By Jeff Pardo

They say the two most dangerous words in aviation are 'Watch this!' I considered that just as I'd said them to prepare my passenger for an E-ticket ride.  Continue»

By Jeff Pardo

Slow, but skillful: Although the operative word here is 'slow', lazy eights are usually the final VFR maneuver introduced to commercial pilot aspirants.  Continue»

By Editor Staff

Researchers in Wales, England, think they’ve hit on a way to use a small, low-cost laser to determine airspeed in real time and are working on a way to make the device ice-proof. Conventional pitot tubes convert the difference between ambient air pressure and ram air pressure into airspeed. While pitot tubes are heated, sometimes that isn’t enough, and the tubes can clog with ice in severe conditions, leading to inaccurate airspeed readings that can contribute to a loss of control and crash. That phenomenon was a contributing factor in the 2009 crash of Air France flight 447, whose pitot tubes iced up as it flew through thunderstorms over the Atlantic Ocean. The prototype being developed uses a small laser, like those in some computer mice, that shines through a small window on the side of the fuselage and bounces off a reflective surface, such as the side of an existing pitot tube. Software would determine the change in the laser’s wavelength as it bounces back toward a light sensor on the fuselage. The software could then calculate airspeed. The system is being tested in a wind tunnel and could soon be scaled for a real-world test flight.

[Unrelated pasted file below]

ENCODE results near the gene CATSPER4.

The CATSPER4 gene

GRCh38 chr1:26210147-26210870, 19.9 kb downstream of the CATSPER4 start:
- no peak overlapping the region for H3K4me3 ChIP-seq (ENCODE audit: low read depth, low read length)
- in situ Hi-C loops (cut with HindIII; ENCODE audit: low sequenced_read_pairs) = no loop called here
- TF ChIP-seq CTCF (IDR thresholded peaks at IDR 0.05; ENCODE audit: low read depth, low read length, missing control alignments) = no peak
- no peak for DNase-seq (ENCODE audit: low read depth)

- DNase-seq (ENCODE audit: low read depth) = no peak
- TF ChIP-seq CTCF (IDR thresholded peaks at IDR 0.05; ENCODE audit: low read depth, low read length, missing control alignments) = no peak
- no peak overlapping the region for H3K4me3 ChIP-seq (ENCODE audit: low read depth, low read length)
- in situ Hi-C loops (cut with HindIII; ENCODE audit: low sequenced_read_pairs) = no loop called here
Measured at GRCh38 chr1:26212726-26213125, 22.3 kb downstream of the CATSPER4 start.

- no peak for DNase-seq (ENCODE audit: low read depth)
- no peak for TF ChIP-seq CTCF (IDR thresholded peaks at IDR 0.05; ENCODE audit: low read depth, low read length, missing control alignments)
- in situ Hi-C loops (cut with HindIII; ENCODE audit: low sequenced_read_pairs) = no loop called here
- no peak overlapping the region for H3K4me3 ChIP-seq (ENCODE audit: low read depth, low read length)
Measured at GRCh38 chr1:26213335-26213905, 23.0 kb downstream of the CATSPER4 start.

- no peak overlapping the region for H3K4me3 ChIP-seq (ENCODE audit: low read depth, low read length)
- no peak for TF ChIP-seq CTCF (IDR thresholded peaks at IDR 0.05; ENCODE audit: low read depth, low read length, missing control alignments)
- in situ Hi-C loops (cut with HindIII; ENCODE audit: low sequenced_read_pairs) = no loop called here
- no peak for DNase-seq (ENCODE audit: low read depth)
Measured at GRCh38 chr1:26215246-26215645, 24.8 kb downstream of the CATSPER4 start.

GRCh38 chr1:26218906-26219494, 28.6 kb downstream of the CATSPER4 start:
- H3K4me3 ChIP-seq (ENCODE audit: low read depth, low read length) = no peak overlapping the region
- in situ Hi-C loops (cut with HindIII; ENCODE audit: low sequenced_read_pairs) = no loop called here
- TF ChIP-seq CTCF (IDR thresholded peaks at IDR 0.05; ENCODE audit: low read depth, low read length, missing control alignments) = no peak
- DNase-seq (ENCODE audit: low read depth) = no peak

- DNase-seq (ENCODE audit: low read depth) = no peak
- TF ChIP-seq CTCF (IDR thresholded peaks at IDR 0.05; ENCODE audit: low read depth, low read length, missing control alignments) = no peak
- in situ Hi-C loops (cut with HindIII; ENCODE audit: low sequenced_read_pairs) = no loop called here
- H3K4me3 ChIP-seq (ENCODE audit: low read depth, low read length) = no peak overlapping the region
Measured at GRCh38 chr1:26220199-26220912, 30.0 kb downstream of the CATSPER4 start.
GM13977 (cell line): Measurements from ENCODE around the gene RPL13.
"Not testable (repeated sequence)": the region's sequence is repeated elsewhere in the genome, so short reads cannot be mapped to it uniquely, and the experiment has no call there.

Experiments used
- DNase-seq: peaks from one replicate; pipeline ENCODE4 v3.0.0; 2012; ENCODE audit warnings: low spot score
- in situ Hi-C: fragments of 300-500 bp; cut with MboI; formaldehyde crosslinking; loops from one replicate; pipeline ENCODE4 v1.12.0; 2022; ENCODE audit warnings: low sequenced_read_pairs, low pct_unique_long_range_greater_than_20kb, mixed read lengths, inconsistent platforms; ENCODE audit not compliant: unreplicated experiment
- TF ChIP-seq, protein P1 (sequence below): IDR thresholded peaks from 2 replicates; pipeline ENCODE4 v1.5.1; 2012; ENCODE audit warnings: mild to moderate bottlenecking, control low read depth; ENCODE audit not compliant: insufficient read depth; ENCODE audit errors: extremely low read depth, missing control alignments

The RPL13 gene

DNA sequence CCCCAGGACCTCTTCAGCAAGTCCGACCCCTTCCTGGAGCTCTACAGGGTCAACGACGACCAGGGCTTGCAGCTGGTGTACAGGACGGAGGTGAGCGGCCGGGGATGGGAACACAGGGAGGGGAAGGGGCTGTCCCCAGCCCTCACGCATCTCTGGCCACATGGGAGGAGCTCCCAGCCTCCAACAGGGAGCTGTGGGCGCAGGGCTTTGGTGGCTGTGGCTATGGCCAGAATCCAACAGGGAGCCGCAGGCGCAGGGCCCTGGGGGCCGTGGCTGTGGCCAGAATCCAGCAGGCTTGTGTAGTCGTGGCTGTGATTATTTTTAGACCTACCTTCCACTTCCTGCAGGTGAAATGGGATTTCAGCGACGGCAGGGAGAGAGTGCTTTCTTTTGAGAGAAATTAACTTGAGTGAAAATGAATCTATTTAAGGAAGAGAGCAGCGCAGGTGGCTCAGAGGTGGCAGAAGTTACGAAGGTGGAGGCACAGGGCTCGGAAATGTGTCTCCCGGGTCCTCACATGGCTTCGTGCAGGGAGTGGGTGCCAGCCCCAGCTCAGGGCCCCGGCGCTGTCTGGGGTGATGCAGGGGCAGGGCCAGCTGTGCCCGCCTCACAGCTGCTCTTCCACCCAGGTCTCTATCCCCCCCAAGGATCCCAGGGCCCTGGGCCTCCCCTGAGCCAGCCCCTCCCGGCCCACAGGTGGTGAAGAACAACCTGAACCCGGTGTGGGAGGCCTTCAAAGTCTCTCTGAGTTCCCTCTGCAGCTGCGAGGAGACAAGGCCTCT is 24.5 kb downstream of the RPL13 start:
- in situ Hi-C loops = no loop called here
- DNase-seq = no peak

http://www.theregister.co.uk/2012/08/07/laser_measures_airspeed/

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By Chad Austin

The landing gear on our planes is really taken for granted -- even though it's often the only thing between you, your airplane, and the ground.  Continue»

By Editor Staff

Airlines are steadily returning to their normal flight schedules now that all three major airports in the New York area have reopened following the superstorm that pummeled the northeast earlier this week. LaGuardia had been closed for four days and was the last of the major airports to reopen when it did on Thursday. The storm surge from the remnants of Hurricane Sandy flooded large portions of one of the runways and much of the ramp area around the terminals at LaGuardia. It took several days to drain the water and then to check that the runways, signs and lights were still in working condition. Newark and JFK airports reopened on Wednesday; both had lesser degrees of flooding and damage than LaGuardia. Since Oct. 28, airlines cancelled nearly 20,000 flights as a result of Sandy, many of which were scheduled in and out of New York’s airports. Airlines were progressively adding flights as they repositioned aircraft and flight crews, operating partial flight schedules in the New York area. At LaGuardia, several pieces of equipment used for instrument approaches were damaged by the storm, limiting approaches and landings to VFR conditions for the short term.

http://www.bloomberg.com/news/2012-10-31/jfk-joins-newark-reopening-as-air-travel-disruptions-ease.html